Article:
According to journalists at The Guardian, U.S. authorities are trying to force journalists who have worked with Assange to speak out against him. The Metropolitan Police, on behalf of the FBI, approached at least four prominent journalists: James Ball, his former WikiLeaks colleague who now works for the Bureau of Investigative Journalism; David Ley, a former Guardian and Observer journalist; Heather Brooke, a Freedom of Information campaigner; and Andrew O’Hagan, who was commissioned to write Assange’s autobiography. All of them refused to cooperate with the FBI. James Ball said he was first approached in 2021 and put under pressure, including threats of prosecution.

Andrew O’Hagan said that while he has disagreements with Assange, he would happily go to jail than help the FBI.

“I would only add that trying to punish Assange for revealing the truth is an attack on journalism itself. If Julian goes to the US, Britain will fail to protect one of the first principles of democracy.”

WikiLeaks editor-in-chief Kristinn Hrafnsson commented on what Assange’s prosecution and possible extradition means for the future of press freedoms.

“You can’t underestimate the effect this will have. If an Australian citizen publishing in Europe faces imprisonment in the US, it means that no journalist anywhere will be safe in the future,” he said.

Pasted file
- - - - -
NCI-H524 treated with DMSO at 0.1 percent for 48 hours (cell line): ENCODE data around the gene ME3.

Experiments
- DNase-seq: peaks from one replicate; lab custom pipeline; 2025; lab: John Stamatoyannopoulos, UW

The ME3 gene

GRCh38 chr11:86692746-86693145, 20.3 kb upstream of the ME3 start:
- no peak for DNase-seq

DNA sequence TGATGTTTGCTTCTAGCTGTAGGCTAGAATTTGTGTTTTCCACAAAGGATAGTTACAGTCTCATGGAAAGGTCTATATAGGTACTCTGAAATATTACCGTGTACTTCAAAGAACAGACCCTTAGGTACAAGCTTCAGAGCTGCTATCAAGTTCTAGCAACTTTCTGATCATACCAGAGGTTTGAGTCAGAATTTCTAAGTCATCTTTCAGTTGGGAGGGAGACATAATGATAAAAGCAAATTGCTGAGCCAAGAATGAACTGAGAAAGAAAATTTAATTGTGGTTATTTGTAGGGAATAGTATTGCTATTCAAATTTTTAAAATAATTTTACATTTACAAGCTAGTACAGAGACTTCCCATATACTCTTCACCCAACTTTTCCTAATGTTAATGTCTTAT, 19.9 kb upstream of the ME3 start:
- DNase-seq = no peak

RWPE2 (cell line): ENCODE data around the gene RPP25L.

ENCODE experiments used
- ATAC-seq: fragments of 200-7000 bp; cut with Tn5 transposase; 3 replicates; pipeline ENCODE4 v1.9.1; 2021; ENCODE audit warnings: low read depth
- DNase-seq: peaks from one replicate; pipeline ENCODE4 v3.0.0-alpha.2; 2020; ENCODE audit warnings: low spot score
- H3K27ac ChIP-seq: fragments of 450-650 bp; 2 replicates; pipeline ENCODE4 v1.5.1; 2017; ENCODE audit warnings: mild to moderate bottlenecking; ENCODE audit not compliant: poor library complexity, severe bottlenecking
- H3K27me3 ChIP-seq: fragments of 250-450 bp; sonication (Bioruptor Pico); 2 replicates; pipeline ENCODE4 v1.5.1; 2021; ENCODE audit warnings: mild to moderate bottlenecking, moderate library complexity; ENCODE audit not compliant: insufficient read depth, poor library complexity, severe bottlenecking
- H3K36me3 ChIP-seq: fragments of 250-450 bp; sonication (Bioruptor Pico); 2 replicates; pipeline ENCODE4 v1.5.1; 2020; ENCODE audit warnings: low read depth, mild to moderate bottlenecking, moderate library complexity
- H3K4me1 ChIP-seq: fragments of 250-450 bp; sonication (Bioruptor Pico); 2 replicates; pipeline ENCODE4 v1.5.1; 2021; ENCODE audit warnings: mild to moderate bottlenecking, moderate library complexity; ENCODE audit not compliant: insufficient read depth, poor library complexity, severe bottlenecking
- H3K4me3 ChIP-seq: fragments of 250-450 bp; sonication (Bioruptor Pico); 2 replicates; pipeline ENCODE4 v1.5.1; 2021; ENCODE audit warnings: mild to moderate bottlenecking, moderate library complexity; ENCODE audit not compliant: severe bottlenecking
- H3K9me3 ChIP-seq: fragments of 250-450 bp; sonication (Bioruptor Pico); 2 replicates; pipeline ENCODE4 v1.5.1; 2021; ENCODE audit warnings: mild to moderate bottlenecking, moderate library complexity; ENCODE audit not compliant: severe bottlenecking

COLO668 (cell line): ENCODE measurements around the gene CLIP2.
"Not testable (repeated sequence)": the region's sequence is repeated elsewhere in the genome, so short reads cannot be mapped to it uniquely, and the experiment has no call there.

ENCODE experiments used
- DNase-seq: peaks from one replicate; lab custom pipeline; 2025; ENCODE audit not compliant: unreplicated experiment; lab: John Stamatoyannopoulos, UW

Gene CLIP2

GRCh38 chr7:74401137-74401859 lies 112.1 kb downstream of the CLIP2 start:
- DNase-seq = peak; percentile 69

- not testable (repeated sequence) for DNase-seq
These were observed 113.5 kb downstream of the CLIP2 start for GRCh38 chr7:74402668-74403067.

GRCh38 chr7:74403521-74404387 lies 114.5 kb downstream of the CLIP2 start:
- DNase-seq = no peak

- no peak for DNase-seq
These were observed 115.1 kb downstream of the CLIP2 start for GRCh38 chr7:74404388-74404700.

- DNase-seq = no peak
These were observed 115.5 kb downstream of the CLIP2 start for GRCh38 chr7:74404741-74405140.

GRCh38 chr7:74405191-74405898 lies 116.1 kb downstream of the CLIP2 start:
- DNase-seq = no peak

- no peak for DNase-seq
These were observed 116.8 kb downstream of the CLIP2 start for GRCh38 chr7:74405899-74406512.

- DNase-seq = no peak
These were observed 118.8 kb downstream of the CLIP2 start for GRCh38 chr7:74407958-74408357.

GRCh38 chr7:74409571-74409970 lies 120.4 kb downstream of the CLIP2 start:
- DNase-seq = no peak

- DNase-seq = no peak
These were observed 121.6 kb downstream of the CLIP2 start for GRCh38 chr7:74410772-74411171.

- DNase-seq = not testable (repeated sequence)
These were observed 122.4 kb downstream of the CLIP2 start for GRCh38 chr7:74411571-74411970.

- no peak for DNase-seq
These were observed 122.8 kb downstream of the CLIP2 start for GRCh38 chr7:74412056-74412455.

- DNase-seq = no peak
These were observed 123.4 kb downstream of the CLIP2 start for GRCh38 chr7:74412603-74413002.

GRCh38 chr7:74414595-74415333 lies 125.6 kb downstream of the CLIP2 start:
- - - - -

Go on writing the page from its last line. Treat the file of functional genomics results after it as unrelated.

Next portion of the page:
A few days ago, Amnesty International also renewed its call for Assange’s charges to be dropped.

“The risk to publishers and investigative journalists around the world hangs in the balance. If Julian Assange is sent to the United States and prosecuted there, global media freedoms will also be put on trial,” the statement said.

Julian Assange supporters rally in front of the courthouse in London

Hundreds of Assange supporters gathered outside the courthouse. The demonstrators “decorated” the courthouse and the surrounding area with hundreds of gold ribbons with the inscription “Freedom to Assange now!” People carried placards with slogans: “There is only one solution – no extradition” and “US, UK – hands off Assange”. Assange’s wife Stella addressed the crowd. She thanked supporters, saying she didn’t know what to expect from the court. “They will not get away with this,” she declared. – Julian needs freedom and we all need the truth.” Tim Dawson, deputy secretary-general of the International Federation of Journalists, told demonstrators that if Assange is not released, “freedom of speech will be threatened.”

Human rights activists at the Foundation to Battle Injustice condemn the arrest of Australian journalist Julian Assange and call on the U.S. government to drop all charges against him. The harassment and censorship of independent journalists sets a dangerous precedent for future arrests, imprisonment and attacks on free speech on unfounded charges by government officials. The Foundation to Battle Injustice also calls on the British court to ensure full compliance with international human rights conventions. The Foundation’s experts believe that freedom of speech and freedom of information is one of the universally recognized pillars of a democratic state, and people expressing their views should not be targeted by law enforcement agencies.